How to prioritize your savings; Take the free money

National Post


With just days left before the 2010 RRSP deadline and various registered plans to choose from, how should you be prioritizing your savings this year?

In an ideal world, you would maximize contributions to all registered plans but this is simply not feasible for most Canadians, who instead need to prioritize to take maximum advantage of all registered plans.

Take the case of Harold, who earns $80,000 annually. He is married to Maude, who currently has no income. They have three young kids.

The couple has the opportunity to save money in a Registered Education Savings Plan (RESP) for all three of their kids and save the balance for retirement through an RRSP or TFSA.

How should they allocate their 2011 registered savings?

To begin with, I've always been a fan of "free money." After all, if the government is willing to give you money to help you save, why not take full advantage of this?

So, my advice would be to begin by contributing to their children's RESP to maximize the 2011 Canada Education Savings Grants (CESGs). By socking away $7,500 (3 X $2,500), the government will contribute $1,500 toward their children's post-secondary education savings. (Note that couples with a disabled child may also wish to investigate the Registered Disability Savings Plan (RDSP), which can also provide generous grants and bonds.)

Where does that leave our couple?

If Harold makes $80,000, pays tax of about $16,000 and puts $7,500 into an RESP, the couple is left with $56,500 from which to pay all of the family's other daily living expenses.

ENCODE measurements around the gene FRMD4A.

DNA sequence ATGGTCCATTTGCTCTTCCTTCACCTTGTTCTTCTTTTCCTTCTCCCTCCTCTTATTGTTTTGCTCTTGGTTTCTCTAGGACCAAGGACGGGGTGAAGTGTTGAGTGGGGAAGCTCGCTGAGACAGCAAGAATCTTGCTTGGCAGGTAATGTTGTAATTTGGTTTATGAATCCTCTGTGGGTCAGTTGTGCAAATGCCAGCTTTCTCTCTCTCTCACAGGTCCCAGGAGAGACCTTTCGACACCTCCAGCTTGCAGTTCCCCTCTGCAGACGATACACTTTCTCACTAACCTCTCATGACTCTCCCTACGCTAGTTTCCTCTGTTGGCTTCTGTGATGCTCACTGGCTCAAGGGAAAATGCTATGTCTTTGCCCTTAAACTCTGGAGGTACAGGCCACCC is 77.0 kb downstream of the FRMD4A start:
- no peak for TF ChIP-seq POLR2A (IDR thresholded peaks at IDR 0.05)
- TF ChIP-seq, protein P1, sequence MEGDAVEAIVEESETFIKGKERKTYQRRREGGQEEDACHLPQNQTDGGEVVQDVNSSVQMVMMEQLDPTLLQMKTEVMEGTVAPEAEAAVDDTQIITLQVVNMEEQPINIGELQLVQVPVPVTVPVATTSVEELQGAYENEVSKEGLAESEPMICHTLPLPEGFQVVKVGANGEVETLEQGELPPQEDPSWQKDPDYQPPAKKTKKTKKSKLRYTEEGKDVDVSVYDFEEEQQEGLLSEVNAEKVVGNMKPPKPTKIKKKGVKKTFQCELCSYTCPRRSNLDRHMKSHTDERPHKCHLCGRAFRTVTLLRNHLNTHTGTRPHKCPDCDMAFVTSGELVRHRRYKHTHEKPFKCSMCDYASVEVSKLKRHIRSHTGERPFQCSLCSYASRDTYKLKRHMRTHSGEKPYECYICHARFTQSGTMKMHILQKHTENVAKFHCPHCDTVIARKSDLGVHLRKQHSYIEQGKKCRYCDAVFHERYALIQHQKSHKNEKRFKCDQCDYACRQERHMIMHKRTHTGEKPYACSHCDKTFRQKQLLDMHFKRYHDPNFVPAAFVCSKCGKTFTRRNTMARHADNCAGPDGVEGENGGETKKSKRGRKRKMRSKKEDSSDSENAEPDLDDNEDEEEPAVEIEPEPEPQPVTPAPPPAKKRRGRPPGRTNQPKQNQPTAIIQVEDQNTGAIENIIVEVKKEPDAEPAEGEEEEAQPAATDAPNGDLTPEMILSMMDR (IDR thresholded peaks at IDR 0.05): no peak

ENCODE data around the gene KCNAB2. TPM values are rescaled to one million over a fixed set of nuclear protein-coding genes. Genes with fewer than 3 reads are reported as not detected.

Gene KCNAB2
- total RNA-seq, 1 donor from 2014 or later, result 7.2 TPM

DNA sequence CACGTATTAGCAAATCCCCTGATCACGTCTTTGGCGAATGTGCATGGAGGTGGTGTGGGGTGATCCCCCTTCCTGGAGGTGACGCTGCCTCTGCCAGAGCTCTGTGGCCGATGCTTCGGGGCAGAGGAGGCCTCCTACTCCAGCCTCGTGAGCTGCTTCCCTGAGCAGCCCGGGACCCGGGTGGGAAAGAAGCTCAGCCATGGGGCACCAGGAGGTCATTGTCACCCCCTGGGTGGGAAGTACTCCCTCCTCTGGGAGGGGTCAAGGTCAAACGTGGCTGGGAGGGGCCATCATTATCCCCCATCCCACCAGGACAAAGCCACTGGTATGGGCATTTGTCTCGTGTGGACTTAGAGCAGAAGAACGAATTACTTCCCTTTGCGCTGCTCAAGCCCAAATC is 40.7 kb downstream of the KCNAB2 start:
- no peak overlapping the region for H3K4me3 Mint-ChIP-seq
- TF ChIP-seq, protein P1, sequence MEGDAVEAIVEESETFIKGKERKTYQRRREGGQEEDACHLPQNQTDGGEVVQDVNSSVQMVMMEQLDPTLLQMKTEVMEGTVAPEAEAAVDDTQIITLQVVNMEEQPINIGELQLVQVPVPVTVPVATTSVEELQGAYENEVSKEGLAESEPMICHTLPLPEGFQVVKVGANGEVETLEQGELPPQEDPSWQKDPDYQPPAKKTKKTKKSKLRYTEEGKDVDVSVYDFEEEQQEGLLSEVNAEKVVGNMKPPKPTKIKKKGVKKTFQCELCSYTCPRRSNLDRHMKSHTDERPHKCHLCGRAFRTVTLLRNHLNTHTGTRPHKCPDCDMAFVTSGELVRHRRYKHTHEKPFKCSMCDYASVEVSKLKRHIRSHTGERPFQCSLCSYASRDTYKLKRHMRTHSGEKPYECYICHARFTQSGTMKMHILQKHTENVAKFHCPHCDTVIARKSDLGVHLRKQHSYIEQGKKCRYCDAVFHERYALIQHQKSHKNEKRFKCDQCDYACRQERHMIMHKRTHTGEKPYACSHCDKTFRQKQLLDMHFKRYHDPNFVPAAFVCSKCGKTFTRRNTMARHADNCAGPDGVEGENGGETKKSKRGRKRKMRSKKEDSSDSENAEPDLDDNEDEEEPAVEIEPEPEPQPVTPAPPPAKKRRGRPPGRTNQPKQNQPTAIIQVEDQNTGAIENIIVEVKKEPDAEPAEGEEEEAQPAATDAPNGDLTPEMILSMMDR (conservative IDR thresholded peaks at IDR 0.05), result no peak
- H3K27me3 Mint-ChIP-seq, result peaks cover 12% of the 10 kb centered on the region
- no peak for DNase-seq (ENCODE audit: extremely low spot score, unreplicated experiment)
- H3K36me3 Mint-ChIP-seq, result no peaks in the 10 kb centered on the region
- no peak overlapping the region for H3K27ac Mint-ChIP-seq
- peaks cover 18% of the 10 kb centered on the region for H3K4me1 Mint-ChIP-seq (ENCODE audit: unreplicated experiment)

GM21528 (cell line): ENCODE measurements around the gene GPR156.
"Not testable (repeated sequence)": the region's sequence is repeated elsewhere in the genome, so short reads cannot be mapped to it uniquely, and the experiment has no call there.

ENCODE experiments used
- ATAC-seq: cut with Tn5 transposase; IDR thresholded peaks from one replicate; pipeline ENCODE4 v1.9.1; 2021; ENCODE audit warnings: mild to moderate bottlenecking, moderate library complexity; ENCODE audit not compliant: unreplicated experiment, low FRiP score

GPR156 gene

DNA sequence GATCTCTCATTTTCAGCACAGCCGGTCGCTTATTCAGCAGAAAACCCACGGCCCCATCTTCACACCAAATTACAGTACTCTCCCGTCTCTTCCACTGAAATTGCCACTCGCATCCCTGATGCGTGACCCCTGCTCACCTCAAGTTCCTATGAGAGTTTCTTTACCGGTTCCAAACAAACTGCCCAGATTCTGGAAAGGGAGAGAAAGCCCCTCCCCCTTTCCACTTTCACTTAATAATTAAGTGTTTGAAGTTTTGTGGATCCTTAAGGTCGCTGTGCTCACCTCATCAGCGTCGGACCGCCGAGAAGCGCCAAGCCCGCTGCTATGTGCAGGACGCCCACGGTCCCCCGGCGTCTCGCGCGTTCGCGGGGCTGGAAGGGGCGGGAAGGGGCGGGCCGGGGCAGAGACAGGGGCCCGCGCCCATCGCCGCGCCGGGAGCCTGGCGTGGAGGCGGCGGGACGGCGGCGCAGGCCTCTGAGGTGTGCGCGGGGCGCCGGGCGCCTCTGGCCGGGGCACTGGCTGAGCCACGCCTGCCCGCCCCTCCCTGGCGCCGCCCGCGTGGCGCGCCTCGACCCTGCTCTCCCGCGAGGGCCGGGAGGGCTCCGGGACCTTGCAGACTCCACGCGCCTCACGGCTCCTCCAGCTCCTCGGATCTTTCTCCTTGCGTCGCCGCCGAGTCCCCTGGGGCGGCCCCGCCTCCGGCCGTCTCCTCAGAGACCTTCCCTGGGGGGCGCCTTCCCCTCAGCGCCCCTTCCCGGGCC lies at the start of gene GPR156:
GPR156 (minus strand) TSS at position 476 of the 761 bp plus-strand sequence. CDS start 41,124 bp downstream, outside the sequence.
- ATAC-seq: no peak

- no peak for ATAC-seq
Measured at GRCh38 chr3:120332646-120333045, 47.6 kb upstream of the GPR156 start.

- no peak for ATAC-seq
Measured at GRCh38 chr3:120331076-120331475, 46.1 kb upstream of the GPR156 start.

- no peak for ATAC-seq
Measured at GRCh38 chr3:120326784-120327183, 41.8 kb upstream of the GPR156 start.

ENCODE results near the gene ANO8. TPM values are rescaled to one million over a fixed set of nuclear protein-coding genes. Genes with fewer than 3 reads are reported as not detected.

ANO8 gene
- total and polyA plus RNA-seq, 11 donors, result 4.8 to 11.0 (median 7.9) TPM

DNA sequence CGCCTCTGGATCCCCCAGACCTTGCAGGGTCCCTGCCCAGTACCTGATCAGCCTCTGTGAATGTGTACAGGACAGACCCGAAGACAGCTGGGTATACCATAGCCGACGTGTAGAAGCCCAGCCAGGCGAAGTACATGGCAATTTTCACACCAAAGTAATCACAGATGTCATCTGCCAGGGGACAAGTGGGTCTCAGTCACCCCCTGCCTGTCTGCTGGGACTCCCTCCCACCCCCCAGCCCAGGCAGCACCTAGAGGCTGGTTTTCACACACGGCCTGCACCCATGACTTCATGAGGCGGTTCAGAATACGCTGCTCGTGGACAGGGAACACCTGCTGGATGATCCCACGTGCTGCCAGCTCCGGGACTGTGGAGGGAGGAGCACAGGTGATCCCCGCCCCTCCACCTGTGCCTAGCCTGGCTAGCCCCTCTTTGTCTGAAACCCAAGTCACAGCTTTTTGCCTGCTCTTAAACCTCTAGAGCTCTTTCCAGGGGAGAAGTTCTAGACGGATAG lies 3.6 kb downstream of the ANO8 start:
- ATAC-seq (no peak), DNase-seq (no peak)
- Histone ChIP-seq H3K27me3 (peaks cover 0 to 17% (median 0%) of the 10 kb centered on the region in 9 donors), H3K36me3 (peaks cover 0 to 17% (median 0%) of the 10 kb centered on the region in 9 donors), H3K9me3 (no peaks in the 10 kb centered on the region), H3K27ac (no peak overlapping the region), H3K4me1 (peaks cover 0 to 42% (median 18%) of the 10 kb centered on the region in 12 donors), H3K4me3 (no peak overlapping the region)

Considering Harold's RRSP contribution limit is $14,400 (18% of $80,000) and his TFSA limit is $5,000 for him and another $5,000 that he could gift to Maude so she could make her own TFSA contribution (ignoring any carry forward of prior years' unused TFSA contribution room), we have total additional available registered savings opportunity of $24,400, after contributing to the RESP.

But clearly the couple, with three young kids, can scarcely afford to save nearly half of their remaining after-tax income of $56,500 in a registered plan, even taking into account the tax reduction by going the RRSP route.

How then should the couple choose between socking any extra funds into an RRSP or TFSA?

While the technically correct answer comes down to comparing Harold's marginal effective tax rate (METR) today with what his or Maude's METR is expected to be upon retirement, provided the funds are left to grow tax-free for the long term in either plan, choosing a TFSA or RRSP is nearly always preferable to investing surplus funds in a non-registered account. Having a discussion with your financial advisor or tax specialist before Tuesday's deadline may help you optimize your registered decision.

So, what will you end up doing this RRSP/TFSA season?